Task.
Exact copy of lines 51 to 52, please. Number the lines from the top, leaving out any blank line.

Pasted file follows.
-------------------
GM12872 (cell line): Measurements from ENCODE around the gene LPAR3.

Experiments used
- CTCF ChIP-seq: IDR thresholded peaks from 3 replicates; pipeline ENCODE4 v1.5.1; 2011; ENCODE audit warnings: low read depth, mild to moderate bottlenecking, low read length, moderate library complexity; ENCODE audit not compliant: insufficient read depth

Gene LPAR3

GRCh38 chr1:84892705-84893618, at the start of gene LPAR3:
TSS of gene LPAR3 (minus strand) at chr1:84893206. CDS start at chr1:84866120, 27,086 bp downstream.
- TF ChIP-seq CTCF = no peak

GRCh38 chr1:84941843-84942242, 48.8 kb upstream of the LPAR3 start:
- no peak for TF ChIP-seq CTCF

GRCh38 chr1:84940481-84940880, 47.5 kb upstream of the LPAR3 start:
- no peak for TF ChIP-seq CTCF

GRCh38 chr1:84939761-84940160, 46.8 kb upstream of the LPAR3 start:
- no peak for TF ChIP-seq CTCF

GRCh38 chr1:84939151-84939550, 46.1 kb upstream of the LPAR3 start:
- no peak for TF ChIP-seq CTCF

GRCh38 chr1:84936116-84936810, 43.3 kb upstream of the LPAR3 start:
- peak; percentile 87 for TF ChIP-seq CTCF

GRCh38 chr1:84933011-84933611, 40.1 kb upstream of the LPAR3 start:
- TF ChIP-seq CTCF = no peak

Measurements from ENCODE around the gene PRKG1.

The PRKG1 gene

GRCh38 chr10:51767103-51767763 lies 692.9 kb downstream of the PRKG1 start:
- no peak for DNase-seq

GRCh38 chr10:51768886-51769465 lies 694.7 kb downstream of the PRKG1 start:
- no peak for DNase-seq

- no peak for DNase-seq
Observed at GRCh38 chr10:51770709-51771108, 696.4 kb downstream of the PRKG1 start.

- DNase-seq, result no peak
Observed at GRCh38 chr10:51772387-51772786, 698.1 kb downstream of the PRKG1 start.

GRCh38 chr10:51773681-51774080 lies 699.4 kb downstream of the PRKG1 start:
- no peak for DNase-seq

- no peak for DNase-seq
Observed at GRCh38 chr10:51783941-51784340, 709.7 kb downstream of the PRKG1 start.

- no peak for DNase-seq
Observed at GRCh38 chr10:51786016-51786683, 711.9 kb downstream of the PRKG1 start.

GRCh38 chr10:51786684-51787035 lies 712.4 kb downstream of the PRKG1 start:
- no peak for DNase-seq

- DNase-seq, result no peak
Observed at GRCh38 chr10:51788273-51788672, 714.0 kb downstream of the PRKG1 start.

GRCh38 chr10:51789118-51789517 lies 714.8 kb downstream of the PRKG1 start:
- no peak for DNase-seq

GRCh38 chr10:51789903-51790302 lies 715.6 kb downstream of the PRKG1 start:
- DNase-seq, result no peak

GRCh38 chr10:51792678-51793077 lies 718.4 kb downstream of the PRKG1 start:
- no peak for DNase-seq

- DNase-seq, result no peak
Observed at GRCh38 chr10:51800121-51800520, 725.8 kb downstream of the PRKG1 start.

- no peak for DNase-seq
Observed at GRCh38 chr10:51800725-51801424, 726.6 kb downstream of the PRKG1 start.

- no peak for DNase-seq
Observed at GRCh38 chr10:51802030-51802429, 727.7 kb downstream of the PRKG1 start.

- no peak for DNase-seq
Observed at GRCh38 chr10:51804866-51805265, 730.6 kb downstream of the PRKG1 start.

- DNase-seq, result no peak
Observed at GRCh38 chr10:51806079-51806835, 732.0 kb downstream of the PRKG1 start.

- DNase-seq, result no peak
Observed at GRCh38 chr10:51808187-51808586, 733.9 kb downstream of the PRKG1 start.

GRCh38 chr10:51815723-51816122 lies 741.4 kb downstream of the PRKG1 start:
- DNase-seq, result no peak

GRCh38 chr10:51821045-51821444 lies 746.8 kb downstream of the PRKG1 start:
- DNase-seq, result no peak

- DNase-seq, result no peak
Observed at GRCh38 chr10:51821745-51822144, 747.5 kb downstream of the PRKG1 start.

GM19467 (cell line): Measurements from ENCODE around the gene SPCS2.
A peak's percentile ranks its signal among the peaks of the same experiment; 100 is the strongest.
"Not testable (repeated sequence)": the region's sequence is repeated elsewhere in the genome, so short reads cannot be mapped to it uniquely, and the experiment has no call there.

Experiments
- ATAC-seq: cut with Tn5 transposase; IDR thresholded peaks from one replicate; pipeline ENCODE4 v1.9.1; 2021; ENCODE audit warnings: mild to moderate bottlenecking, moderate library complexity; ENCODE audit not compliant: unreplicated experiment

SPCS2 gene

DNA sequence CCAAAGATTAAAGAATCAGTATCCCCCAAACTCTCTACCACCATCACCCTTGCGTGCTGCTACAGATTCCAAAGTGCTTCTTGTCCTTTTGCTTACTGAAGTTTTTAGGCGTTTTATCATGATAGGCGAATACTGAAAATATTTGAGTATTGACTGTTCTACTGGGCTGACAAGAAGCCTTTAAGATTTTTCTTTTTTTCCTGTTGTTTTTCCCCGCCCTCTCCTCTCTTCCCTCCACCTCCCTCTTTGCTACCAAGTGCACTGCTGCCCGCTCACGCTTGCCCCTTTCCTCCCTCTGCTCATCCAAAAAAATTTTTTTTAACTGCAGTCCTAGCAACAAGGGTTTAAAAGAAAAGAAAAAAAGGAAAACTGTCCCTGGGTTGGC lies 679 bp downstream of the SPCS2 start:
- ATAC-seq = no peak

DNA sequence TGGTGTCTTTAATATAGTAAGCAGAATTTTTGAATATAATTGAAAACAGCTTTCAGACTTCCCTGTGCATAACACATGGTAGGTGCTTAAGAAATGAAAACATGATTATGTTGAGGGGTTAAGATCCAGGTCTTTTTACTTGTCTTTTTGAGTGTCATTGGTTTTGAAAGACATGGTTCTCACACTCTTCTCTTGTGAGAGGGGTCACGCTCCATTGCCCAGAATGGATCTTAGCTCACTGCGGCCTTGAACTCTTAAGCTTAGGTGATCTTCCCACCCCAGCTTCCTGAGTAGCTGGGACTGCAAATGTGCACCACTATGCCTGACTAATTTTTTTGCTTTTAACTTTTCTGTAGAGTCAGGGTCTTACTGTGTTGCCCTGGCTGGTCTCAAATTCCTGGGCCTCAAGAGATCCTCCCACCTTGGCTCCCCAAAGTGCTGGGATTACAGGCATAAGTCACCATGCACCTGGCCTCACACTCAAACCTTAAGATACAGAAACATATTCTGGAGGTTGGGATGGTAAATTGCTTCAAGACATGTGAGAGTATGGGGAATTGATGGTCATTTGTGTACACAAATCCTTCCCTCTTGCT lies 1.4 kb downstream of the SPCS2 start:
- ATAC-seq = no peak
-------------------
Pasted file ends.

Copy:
Observed at GRCh38 chr10:51802030-51802429, 727.7 kb downstream of the PRKG1 start.

- no peak for DNase-seq